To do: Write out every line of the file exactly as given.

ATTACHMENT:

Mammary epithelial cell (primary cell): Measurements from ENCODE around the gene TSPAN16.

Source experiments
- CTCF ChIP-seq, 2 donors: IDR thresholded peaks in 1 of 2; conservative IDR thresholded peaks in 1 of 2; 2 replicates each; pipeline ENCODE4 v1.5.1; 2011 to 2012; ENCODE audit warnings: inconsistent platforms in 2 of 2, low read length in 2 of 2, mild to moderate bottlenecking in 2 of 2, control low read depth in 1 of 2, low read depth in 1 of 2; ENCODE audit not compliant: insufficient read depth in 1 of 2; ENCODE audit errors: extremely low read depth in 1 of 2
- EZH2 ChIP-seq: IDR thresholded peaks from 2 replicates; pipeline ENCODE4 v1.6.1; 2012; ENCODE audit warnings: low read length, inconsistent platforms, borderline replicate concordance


Mammary epithelial cell (primary cell): Measurements from ENCODE around the gene TSPAN16.

Source experiments
- CTCF ChIP-seq, 2 donors: IDR thresholded peaks in 1 of 2; conservative IDR thresholded peaks in 1 of 2; 2 replicates each; pipeline ENCODE4 v1.5.1; 2011 to 2012; ENCODE audit warnings: inconsistent platforms in 2 of 2, low read length in 2 of 2, mild to moderate bottlenecking in 2 of 2, control low read depth in 1 of 2, low read depth in 1 of 2; ENCODE audit not compliant: insufficient read depth in 1 of 2; ENCODE audit errors: extremely low read depth in 1 of 2
- EZH2 ChIP-seq: IDR thresholded peaks from 2 replicates; pipeline ENCODE4 v1.6.1; 2012; ENCODE audit warnings: low read length, inconsistent platforms, borderline replicate concordance